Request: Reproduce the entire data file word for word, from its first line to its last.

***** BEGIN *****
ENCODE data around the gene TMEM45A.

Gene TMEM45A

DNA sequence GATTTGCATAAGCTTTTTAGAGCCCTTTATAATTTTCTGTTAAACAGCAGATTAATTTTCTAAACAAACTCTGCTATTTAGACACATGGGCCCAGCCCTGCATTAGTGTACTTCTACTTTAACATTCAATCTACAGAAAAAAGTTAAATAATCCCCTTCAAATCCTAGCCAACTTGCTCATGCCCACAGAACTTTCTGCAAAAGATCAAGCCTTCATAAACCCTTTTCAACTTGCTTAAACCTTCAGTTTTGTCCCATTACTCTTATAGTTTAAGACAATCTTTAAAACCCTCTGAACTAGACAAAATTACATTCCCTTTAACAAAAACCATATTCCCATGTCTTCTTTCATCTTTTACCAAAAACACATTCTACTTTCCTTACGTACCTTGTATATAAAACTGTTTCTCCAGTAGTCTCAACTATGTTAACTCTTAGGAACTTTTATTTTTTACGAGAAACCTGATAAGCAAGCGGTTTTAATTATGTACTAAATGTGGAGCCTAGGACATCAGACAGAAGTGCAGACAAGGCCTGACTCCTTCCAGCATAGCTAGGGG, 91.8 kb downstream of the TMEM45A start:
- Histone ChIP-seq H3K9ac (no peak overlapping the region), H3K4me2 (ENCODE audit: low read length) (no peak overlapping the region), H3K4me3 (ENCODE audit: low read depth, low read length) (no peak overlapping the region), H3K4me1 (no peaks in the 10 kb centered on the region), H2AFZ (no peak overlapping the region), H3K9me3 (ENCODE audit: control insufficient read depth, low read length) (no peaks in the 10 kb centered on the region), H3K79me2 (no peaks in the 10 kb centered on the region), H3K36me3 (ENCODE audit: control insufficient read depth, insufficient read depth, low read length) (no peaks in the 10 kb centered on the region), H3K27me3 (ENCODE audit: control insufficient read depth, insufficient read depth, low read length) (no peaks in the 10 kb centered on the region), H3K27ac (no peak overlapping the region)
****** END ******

ENCODE data around the gene TMEM45A.

Gene TMEM45A

DNA sequence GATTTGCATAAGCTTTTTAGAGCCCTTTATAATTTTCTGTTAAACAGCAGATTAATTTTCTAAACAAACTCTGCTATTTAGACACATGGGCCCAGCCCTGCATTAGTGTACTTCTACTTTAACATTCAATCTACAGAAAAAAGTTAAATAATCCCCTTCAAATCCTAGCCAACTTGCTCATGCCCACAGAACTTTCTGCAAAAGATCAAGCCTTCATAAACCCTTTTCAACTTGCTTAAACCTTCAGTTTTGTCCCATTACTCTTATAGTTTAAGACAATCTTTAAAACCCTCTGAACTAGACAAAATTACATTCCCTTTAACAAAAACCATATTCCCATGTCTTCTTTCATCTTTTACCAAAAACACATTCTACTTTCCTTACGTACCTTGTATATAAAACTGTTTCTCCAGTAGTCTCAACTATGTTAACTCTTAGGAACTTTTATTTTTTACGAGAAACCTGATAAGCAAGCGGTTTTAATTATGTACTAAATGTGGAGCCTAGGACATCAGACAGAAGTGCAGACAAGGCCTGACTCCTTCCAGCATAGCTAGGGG, 91.8 kb downstream of the TMEM45A start:
- Histone ChIP-seq H3K9ac (no peak overlapping the region), H3K4me2 (ENCODE audit: low read length) (no peak overlapping the region), H3K4me3 (ENCODE audit: low read depth, low read length) (no peak overlapping the region), H3K4me1 (no peaks in the 10 kb centered on the region), H2AFZ (no peak overlapping the region), H3K9me3 (ENCODE audit: control insufficient read depth, low read length) (no peaks in the 10 kb centered on the region), H3K79me2 (no peaks in the 10 kb centered on the region), H3K36me3 (ENCODE audit: control insufficient read depth, insufficient read depth, low read length) (no peaks in the 10 kb centered on the region), H3K27me3 (ENCODE audit: control insufficient read depth, insufficient read depth, low read length) (no peaks in the 10 kb centered on the region), H3K27ac (no peak overlapping the region)